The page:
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Lost in Kang’ere: The joy of the last SU Staff Hike in 2022


When the Strathmore University Wellness Team organized the first Staff hike to Mt. Longonot earlier in the year, no one knew hiking would become such a favourite of many. What started out as an opportunity for staff to go out there and conquer nature has now become a critical part of the what the staff look forward to.

The last hike of the year took place on 12th November 2022 in Kamweti Forest, Kang’ere waterfall in Kirinyaga. It brought all the year’s longings and satisfied all the cravings of missed opportunities within the year. The excitement was evident from the beginning. By 6am, several staff members, dressed in appropriate hiking gear, were already in Phase One ready to take off.

Though the journey was a bit longer than I expected, arriving at Kirinyaga’s Kamweti Forest brought all assurances of a great day ahead. The warmup achieved its goal, when all of us were given a chance to introduce ourselves using “names and actions”. This was a brilliant way to test the readiness of the team and the spirit therein. Indeed, the team were ready to conquer the chilly forest.

Shortly after the instructions on navigating the forest were given, the “Subaru Team” led the way to a 10-kilometre trail. Team Subaru is always characterized by turgid and anonymous members who have a loud blue tooth speaker walking with them. They have an oath of secrecy regarding the source of their energy. They smile with those who attempt to join them but deep down, they know that midway, the ‘newbies’ will drop out.

This time, team Subaru did not just go ahead of everyone, but they did so with a decisive margin. So much so that the other team got lost in the forest and took a different route – acquiring the name ‘the Lost Team’.  The sound of music from team Subaru’s Bluetooth speaker was absorbed by the forest, which made it impossible for the lost team to know their whereabouts.  Team Subaru thus managed to get to the waterfalls and stay there for about an hour before the lost team found their way to the falls. By the time the lost team got to the falls, team Subaru had finished their snacks, taken a million pictures, and were now galloping the cool spring waters of Kang’ere Falls. Some, like Brian Njeru, were already tempted to start swimming. No one knew that the “beautiful ones were not yet born”. A whole new adventure awaited us at the attempt to go down the waterfall to view the magical fall of the water.

When everyone gathered , a tricky navigation down the bottom of the falls started. The navigation to the bottom was about 500 metres but it was the one place that tested almost everything: resilience, determination, name it. The way every root you caught was threatening to fall off with you and the scary nature of the falls below brought so much silence in the team. I have never come closer to the understanding of the meaning of “life and death” situation. However, the promise of seeing the fall in its entirety was greater than the fear of falling in the cages that led to it. The promise of taking that one magical picture that could serve as a profile picture for the whole year called everyone to “risk everything” to get to the bottom of the fall.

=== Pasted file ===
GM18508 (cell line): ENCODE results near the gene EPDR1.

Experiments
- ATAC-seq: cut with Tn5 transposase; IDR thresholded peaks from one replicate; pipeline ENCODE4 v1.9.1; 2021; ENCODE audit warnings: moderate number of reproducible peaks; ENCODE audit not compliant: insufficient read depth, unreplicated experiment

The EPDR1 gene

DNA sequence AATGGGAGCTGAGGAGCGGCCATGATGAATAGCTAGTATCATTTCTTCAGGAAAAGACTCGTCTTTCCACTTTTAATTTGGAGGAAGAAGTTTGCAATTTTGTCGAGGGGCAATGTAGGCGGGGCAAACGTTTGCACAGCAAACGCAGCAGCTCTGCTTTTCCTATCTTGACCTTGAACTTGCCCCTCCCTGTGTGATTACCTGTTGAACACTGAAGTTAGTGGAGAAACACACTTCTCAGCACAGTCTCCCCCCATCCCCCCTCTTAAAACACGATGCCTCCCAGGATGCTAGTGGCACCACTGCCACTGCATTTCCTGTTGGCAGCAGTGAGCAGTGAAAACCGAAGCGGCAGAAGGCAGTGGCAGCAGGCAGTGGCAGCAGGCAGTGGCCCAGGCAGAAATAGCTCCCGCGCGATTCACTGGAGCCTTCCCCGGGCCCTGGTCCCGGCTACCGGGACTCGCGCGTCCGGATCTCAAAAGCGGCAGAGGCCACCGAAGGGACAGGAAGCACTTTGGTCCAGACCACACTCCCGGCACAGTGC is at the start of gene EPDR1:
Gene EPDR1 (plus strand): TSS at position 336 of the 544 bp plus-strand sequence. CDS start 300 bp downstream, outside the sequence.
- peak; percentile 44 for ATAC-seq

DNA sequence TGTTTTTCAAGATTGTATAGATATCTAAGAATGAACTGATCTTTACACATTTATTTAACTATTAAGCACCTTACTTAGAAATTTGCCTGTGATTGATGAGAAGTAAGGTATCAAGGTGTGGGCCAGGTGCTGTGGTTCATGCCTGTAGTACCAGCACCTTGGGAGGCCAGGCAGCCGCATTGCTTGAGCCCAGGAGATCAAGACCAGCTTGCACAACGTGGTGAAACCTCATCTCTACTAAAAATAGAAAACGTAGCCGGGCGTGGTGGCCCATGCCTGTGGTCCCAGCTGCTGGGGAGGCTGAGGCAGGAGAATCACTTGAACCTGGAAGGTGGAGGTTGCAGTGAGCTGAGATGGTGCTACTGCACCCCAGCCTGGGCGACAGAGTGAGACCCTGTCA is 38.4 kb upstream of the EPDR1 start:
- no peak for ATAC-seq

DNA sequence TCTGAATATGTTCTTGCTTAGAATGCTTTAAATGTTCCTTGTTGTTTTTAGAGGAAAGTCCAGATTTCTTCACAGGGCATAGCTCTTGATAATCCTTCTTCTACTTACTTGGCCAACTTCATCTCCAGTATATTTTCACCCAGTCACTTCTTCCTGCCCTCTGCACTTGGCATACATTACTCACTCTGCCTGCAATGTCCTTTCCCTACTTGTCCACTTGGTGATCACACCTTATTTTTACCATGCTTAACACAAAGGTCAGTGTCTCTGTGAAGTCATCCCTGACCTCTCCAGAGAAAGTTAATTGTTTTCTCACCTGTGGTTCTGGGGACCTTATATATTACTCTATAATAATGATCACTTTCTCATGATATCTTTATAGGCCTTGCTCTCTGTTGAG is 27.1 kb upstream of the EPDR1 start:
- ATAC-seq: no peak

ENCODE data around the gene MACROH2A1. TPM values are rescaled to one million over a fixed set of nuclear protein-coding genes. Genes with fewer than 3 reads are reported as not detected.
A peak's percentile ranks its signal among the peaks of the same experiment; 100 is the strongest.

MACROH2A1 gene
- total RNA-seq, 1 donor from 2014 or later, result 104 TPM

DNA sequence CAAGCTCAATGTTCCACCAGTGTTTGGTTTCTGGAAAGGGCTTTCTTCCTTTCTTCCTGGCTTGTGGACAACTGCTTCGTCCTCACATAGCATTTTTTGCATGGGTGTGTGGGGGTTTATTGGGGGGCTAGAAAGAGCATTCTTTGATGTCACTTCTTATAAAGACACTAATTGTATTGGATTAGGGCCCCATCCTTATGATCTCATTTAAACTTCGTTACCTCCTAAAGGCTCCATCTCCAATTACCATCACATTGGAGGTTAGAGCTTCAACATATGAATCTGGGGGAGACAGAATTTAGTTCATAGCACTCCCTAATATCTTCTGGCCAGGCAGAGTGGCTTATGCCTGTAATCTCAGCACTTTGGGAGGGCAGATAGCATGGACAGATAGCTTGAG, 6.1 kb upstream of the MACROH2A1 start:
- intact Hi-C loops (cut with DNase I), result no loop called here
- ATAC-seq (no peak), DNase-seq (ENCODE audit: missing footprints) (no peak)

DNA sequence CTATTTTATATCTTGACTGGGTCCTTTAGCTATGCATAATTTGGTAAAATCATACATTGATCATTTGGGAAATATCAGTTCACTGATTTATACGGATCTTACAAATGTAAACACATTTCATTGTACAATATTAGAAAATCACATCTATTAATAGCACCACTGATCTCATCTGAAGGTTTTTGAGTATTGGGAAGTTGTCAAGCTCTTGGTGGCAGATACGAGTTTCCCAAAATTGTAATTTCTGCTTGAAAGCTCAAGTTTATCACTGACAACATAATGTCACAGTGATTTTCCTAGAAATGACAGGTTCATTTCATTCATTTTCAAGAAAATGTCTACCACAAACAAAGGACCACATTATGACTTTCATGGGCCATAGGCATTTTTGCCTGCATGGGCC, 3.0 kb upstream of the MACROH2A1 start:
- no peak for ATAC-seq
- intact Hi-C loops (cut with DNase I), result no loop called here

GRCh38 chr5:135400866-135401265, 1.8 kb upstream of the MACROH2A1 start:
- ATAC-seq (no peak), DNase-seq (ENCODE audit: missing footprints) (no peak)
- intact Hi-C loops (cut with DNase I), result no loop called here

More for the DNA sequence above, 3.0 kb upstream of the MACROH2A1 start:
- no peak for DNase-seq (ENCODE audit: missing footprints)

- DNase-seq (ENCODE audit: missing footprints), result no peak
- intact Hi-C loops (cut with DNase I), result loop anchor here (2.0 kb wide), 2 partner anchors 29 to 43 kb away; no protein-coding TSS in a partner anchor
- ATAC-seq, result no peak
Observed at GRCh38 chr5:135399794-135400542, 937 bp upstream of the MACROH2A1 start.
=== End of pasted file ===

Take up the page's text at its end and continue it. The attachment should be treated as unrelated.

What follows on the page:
After nearly an hour of navigating through the weak roots, slippery surface, steep gorges and pricky trees, a section of the team got to the bottom of the fall. The warning by one of the wardens kept ringing in my mind, “hapa hakuna kiherehere”. How people like Ndolo managed to get there in record time still baffles me.

Indeed, viewing the falls from below was magical. It was worth the risk. The water was cooler and the whole environment was refreshing. When I got there, I took a moment of silence to remember those who hadn’t made it for fear of navigating the steep gorges. They missed everything. How could someone come to Kang’ere and miss all these? Brian Njeru and Mark were already swimming. Mark you, the temperature of the water and the forest was about 8 degrees. I never knew we had cold blooded people in Strathmore. Everyone became a professional photographer. Instagram was the greatest winner. The view was magical and the breeze and droplets of water falling on your forehead as you struggled through the slippery rocks was healing. It took away all the struggles of the year. Leaving the bottom of the falls couldn’t happen without reminders and threats from the warden. “Going back is more difficult, start early!” One said.

The view and the experience at the bottom of the fall was so magical that no one imagined the journey back would be excruciating. Truly, as they say where I come from, “bul pek bang’ thum” (The drum is heavy after the concert). Climbing back to “safety” was an extreme sport. It was consoling that the team lead by our Vice Chancellor, Dr. Vincent Ogutu, was waiting at the entrance to clap for everyone who made it back. That clap was heavenly. Not to mention the glucose.

From there on, everyone talked in low tones, as if not to annoy the forest. The walk to the starting point was made easier by the magical experience. When all was said and done, the sumptuous meal served at Kerugoya Upcountry restaurant put all of us in the mood of getting back to the city. Throughout the journey back, our statuses were updated at a rate of 1 status per second.

What a way to end the year! Catherine, we are ready for 2023. Bring them on!


This article was written by Gabriel Dinda, a Teaching fellow at School of Humanities and Social Sciences.


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